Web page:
As Betty and I were to meet a young friend for lunch (she's a junior at nearby Pepperdine University), I was unable to catch the first half of another splendid concert, "Andy Martin Plays Frank Rosolino." What I did hear was superb, as Martin dazzled on Monk's "Well You Needn't," the standards "Flamingo," "Star Eyes" and "Yesterdays," and the chops-busting finale, "Take Me Out to the Ball Game." Martin's Grade A rhythm section was comprised of John Campbell, piano; Trey Henry, bass; and Kreibich, drums. As Martin noted, when it comes to jazz trombone Rosolino was truly in a class by himself, and there may never be another like him. But Martin comes about as close to Rosolino as anyone these days.

A late afternoon concert by the Maynard Ferguson Birdland Era Dream Band All-Stars directed by Don Menza was preceded by Panel No. 3, comprised of Kenton alumni Carl Saunders, Steve Huffsteter, Marvin Stamm, Jim Amlotte and Joel Kaye. Again, many tantalizing tales of Kenton and his orchestra, onstage and off, were recited, interspersed with humorous asides and anecdotes that kept the audience spellbound and chuckling with delight. Moderator Larry Hathaway had little to do but ask each of the panelists how he got on Kenton's band, then sit back and smile with everyone else.

Tony Inzalaco, one of Ferguson's drummers, was among the alumni in the All-Star Dream Band. Others included Menza, trumpeter Don Rader and alto Lanny Morgan. Rader and Morgan were featured on the easygoing opener, "And We Listened," Morgan again with trombonist Bill Reichenbach and trumpeter Shew on "Stella by Starlight." Menza took his turn alongside trumpeter Pete DeSiena and trombonist Charlie Morillas on "My Funny Valentine," after which Rader returned to share blowing space with Morgan, tenor Pete Christlieb and pianist Joe Bagg on Slide Hampton's colorful "Slide's Derangement." Another Hampton classic, the durable "Frame for the Blues," served as a backdrop for Menza, Morillas and bassist Chris Conner, with awesome high notes courtesy of DeSiena. The band closed with a twin salute to the animal kingdom by Willie Maiden, "Foxy" and "Three More Foxes," the first showcasing Christlieb, Menza, Bagg, baritone Adam Schroeder and trumpeter Jamie Hovorka, the second Rader, Shew, Hovorka and drummer Inzalaco. This was a loose and gregarious session, one that left almost everyone with a smile on his / her face.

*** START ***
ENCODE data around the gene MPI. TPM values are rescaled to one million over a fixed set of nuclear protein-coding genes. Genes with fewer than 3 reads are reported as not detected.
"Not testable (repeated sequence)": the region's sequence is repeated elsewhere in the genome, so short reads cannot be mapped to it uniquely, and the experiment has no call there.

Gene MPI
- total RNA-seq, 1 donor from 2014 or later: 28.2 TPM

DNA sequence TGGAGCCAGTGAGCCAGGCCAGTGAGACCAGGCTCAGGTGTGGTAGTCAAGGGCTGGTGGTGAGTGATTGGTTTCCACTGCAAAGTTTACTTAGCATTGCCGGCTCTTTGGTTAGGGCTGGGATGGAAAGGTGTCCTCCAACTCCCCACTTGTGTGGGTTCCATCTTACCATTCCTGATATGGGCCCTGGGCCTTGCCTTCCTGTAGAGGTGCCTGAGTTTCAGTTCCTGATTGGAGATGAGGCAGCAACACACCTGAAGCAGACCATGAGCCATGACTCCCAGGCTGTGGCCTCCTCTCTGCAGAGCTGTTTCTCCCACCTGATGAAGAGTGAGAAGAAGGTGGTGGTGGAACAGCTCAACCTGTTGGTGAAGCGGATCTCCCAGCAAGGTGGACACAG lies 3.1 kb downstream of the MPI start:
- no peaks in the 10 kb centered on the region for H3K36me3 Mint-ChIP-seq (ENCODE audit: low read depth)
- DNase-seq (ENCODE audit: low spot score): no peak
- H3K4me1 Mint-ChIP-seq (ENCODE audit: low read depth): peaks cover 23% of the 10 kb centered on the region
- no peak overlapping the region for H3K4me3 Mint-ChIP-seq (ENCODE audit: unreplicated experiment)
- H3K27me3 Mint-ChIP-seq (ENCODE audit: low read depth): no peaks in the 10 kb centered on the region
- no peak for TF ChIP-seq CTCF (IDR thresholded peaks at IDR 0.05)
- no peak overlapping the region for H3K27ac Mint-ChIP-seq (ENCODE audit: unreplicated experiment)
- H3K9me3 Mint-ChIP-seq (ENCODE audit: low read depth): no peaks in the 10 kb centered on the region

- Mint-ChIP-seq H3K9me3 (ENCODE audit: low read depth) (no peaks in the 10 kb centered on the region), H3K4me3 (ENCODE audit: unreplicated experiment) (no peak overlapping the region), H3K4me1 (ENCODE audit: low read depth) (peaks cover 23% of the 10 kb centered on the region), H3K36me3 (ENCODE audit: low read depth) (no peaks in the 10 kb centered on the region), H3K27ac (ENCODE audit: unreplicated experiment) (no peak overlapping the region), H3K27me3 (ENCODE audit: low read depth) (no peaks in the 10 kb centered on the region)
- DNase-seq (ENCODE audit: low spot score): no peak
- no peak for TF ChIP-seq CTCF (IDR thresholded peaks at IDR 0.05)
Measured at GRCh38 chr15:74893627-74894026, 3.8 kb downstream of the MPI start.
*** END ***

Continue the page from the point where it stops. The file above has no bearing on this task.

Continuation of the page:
Panel No. 4, held before the dinner break, was well-reasoned and perceptive, with clear and insightful commentary from its two panelists, bassist Max Bennett and legendary composer / arranger Bill Holman. Moderator Kirk Silsbee asked suitable questions, which neither panelist hesitated to answer. The usually reticent Holman seemed quite at ease, and his answers were thoughtful and comprehensive, as were Bennett's. Those who were there departed for supper with much to review and ponder.

Back in the California Ballroom with appetites assuaged, the audience readied itself for "Contemporary Concepts," another all-star session highlighting dynamic charts by Holman and Gerry Mulligan. As Al Porcino was ill and unable to direct the ensemble, his place was taken by Carl Saunders who doubled as lead trumpet. Unlike the previous two evening concerts, one can hardly go astray while playing the music of Holman or Mulligan, as the band quickly proved on the opener, Gerry's passionate "Young Blood." Alto Med Flory soloed alone on Holman's arrangement of "Cherokee" and with trombonist Bob McChesney and tenor Bill Trujillo on Mulligan's "Swing House." The standard "Yesterdays," once a showcase for tenor Bill Perkins, brought Trujillo to the fore again, while alto Dick Meldonian was featured on Holman's dashing arrangement of "Stella by Starlight." Mulligan's even-tempered "Walkin' Shoes" (Trujillo, Meldonian, trombonist Kenny Shroyer, trumpeter Marvin Stamm) and "Stella" preceded a pair of Holman's incomparable charts, "Stompin' at the Savoy" and "What's New," before the band rang down the curtain with his sparkling arrangement of Cole Porter's "I've Got You Under My Skin."

If that wasn't enough Holman to please everyone, the final concert of the evening brought to the stage the Bill Holman Band, one of the few actual working bands heard during the weekend. As this was Saturday evening's main event, it was disquieting to note that the ballroom was no more than two-thirds full, if that, underscoring the fact that attendance was down compared to other events we'd attended. There were times, during other concerts, when the audience occupied less than half the ballroom's seating area. Let's hope that attendance improves when the Poston events resume next May (more about that later).

Holman, who doesn't always wear his "swinging" hat, had it on this time, opening with the arrangement of Lennon / McCartney's "Norwegian Wood" he'd written for the Buddy Rich Band in the late 1960s (solos by trombonist Martin, alto Rick Keller, pianist Bagg) and continuing with "Lightnin'" (Bob Summers, trumpet; Kevin Garren, tenor sax), "A Day in the Life" (Martin, Garren), "All the Way" (featuring Martin all the way), Tadd Dameron's "If You Could See Me Now" (Saunders, trumpet), "Friday the 13th" (Bruce Babad, soprano sax; Ron Stout, trumpet) and closing (almost) with Dizzy Gillespie's "Dizzy Atmosphere" (Keller, alto; Stout, Summers, trumpet; Kevin Kanner, drums). The band started to leave but the audience wouldn't let them go that easily, applauding and cheering until Holman called for an encore, Monk's "Rhythm-a-Ning," underpinning electrifying solos by Bagg and tenor Rickey Woodard. What a way to end the day.